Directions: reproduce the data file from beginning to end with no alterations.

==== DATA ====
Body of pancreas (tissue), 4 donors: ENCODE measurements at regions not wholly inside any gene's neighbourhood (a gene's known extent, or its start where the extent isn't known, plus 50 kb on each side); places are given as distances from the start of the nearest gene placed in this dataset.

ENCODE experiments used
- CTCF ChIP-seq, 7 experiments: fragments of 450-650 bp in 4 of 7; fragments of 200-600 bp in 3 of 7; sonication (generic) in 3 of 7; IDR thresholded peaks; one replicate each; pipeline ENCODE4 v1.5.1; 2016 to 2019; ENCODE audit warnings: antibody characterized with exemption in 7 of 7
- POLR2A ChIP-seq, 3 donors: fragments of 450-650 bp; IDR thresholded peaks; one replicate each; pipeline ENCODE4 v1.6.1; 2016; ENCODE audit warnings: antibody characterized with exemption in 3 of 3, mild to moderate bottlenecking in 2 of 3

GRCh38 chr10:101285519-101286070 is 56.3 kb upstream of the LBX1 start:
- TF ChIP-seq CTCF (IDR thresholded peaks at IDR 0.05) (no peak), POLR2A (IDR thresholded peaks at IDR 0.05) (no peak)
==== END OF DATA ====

Body of pancreas (tissue), 4 donors: ENCODE measurements at regions not wholly inside any gene's neighbourhood (a gene's known extent, or its start where the extent isn't known, plus 50 kb on each side); places are given as distances from the start of the nearest gene placed in this dataset.

ENCODE experiments used
- CTCF ChIP-seq, 7 experiments: fragments of 450-650 bp in 4 of 7; fragments of 200-600 bp in 3 of 7; sonication (generic) in 3 of 7; IDR thresholded peaks; one replicate each; pipeline ENCODE4 v1.5.1; 2016 to 2019; ENCODE audit warnings: antibody characterized with exemption in 7 of 7
- POLR2A ChIP-seq, 3 donors: fragments of 450-650 bp; IDR thresholded peaks; one replicate each; pipeline ENCODE4 v1.6.1; 2016; ENCODE audit warnings: antibody characterized with exemption in 3 of 3, mild to moderate bottlenecking in 2 of 3

GRCh38 chr10:101285519-101286070 is 56.3 kb upstream of the LBX1 start:
- TF ChIP-seq CTCF (IDR thresholded peaks at IDR 0.05) (no peak), POLR2A (IDR thresholded peaks at IDR 0.05) (no peak)